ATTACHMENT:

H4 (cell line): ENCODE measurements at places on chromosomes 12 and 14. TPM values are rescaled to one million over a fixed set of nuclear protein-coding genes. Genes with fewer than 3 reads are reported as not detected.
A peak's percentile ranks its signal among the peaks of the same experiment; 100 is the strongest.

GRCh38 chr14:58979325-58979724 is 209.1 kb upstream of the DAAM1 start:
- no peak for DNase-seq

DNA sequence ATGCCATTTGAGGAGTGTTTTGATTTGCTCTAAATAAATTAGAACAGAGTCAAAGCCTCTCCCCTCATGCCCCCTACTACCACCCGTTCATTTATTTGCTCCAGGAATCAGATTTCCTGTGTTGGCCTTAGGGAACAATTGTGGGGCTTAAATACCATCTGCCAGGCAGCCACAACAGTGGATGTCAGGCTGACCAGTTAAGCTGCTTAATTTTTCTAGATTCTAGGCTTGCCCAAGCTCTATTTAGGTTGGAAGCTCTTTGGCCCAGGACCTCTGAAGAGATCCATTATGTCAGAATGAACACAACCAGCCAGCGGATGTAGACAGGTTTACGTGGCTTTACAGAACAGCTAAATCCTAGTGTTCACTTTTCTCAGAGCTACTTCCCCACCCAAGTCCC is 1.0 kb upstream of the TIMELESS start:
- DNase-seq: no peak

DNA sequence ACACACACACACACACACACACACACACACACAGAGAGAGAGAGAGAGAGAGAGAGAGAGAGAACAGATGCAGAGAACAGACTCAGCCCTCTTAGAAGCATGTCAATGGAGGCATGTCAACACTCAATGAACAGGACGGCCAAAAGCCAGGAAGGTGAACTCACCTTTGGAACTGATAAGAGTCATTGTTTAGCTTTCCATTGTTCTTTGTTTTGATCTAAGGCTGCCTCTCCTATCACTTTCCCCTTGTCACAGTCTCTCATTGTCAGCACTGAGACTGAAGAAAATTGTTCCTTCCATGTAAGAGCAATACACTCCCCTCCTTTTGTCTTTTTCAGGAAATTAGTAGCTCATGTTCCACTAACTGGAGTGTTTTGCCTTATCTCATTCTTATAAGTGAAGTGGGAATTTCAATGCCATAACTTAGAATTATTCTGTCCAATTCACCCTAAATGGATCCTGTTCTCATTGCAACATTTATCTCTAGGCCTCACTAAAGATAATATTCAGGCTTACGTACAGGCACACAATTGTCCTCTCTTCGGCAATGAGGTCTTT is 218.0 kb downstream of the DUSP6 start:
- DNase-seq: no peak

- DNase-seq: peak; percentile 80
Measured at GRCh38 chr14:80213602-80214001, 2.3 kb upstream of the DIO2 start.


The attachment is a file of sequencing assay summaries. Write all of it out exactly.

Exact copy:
H4 (cell line): ENCODE measurements at places on chromosomes 12 and 14. TPM values are rescaled to one million over a fixed set of nuclear protein-coding genes. Genes with fewer than 3 reads are reported as not detected.
A peak's percentile ranks its signal among the peaks of the same experiment; 100 is the strongest.

GRCh38 chr14:58979325-58979724 is 209.1 kb upstream of the DAAM1 start:
- no peak for DNase-seq

DNA sequence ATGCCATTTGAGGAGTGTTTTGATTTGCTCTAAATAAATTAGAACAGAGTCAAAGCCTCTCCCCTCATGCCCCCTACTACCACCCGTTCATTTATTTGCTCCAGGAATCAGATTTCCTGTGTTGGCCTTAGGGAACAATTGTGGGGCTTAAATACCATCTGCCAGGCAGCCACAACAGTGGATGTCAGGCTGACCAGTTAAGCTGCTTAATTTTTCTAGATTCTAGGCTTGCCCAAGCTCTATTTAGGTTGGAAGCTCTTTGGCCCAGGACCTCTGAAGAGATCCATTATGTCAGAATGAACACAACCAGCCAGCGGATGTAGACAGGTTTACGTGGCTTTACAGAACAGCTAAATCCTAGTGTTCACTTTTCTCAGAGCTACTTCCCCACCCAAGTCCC is 1.0 kb upstream of the TIMELESS start:
- DNase-seq: no peak

DNA sequence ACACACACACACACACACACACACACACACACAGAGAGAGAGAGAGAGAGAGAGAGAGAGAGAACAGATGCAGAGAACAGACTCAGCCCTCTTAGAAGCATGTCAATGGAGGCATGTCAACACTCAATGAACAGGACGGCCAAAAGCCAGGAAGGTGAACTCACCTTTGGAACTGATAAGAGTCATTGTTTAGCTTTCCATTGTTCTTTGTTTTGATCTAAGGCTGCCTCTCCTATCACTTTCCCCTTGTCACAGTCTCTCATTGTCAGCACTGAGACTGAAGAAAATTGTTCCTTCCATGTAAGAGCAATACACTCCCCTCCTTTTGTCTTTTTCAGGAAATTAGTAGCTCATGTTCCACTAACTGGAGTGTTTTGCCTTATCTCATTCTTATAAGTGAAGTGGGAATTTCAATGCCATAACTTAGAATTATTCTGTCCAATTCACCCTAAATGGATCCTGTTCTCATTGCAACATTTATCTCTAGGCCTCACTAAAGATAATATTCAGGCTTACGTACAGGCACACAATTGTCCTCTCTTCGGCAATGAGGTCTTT is 218.0 kb downstream of the DUSP6 start:
- DNase-seq: no peak

- DNase-seq: peak; percentile 80
Measured at GRCh38 chr14:80213602-80214001, 2.3 kb upstream of the DIO2 start.